Review: White Teeth, at Kiln Theatre
Adaptation of Zadie Smith’s best-selling novel, which celebrates everyday multicultural folk, is both heartfelt and absurd
08 November, 2018 — By Angela Cobbinah
Ayesha Antoine in White Teeth. Photos: Mark Douet
THIS stage adaptation of Zadie Smith’s best-selling novel White Teeth looks like being the perfect vehicle for the newly named Kiln Theatre, set as it is in its Kilburn heartland and brimming with the energy and warmth that comes from any community-inspired endeavour.
Essentially a celebration of everyday multicultural folk, namely the Joneses, the Iqbals and the Chalfens, the cosy feel-good factor is more than a little helped along by music composed by Paul Englishby, played live and incorporating a range of genres, from the inevitable hip hop to vaudeville in a nod to the decades the plot straddles, from wartime to the new millennium.
Spectacular opening number, High Road, sets the tone of a story that is both heartfelt and absurd as London’s “multi-culti muddle” is re-imagined following an incident with an anaesthetic syringe that sends dentist Rosie Jones (Amanda Wilkin) into a coma. In her knocked-out state, she embarks on a journey of self-discovery, witnessing her half-English, half-Jamaican mum Irie (Ayesha Antoine) as a schoolgirl, and the lives of her grandparents and their friends and associates.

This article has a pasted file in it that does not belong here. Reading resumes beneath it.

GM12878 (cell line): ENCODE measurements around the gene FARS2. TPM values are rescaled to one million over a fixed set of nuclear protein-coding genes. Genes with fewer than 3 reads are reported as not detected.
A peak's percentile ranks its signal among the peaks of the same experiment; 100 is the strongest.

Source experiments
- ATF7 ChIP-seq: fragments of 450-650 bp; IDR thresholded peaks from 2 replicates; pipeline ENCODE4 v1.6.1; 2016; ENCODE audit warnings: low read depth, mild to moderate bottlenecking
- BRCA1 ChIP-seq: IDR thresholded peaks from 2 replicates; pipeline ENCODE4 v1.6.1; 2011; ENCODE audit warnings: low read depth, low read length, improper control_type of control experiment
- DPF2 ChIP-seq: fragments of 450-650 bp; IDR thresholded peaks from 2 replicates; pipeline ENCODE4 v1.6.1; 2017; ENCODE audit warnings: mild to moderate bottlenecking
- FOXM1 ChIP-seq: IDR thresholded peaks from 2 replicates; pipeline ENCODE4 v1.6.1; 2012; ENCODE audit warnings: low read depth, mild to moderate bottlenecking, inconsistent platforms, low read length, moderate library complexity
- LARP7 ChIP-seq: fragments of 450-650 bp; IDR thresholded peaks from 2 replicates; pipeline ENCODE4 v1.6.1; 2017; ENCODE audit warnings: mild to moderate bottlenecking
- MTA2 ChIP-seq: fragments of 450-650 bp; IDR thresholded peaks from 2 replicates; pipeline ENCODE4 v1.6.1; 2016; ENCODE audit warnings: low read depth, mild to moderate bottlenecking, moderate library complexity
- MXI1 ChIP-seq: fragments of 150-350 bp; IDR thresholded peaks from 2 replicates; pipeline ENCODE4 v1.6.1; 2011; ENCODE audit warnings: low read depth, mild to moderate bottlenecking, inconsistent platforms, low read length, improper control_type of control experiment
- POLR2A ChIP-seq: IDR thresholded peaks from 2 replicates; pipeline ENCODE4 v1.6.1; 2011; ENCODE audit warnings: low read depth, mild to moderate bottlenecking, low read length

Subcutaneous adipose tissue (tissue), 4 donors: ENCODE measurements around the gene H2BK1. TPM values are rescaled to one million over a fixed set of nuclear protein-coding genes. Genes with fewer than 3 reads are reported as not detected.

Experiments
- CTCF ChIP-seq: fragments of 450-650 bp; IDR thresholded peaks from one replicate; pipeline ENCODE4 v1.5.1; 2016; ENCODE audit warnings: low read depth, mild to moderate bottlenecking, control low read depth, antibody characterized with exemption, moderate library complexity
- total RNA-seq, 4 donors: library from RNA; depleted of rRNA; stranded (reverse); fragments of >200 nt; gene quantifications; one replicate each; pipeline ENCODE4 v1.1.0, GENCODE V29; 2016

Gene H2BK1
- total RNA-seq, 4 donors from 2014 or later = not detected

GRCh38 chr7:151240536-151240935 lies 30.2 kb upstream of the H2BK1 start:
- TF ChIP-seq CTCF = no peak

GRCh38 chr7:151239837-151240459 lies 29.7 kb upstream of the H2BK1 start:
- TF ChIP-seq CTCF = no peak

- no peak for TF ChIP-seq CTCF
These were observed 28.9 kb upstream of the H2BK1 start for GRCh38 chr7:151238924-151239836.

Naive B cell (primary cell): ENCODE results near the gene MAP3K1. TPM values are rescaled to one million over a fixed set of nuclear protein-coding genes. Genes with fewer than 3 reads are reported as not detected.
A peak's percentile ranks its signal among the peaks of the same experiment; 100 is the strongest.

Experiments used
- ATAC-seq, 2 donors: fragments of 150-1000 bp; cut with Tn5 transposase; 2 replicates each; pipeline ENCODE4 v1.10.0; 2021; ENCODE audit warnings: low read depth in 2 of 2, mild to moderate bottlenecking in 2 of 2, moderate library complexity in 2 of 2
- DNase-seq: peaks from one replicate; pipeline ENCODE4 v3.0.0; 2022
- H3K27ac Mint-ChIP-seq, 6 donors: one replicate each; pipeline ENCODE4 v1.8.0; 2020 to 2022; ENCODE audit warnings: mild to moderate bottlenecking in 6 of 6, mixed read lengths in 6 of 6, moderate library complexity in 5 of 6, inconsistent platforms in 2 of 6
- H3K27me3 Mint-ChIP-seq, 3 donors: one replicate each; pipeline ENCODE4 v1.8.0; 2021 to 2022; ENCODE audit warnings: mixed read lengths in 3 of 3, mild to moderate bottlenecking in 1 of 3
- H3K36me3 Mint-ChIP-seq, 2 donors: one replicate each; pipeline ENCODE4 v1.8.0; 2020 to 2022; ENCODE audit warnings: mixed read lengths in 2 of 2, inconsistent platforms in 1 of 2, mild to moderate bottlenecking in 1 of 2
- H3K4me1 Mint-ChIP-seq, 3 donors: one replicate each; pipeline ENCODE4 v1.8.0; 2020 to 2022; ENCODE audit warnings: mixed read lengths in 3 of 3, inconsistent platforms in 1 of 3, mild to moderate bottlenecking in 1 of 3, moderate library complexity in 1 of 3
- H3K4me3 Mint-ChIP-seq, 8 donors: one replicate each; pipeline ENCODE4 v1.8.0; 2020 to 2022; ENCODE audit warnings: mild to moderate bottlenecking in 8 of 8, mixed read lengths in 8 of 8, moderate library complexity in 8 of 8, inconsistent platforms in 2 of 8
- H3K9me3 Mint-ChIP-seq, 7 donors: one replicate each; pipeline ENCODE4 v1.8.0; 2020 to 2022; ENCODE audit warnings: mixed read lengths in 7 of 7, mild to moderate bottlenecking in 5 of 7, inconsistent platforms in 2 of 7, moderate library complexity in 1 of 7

The convoluted proceedings begin to take on a pantomime aspect, often hilarious like the “chemical warfare” afro hair salon scene, but sometimes just plain silly. Topping the lively 14-strong ensemble in the talent stakes is Michele Austin’s Mad Mary, witch, wise woman and Greek chorus rolled into one, whose imposing presence manages to hold the whole show together.
Until December 22
020 7328 1000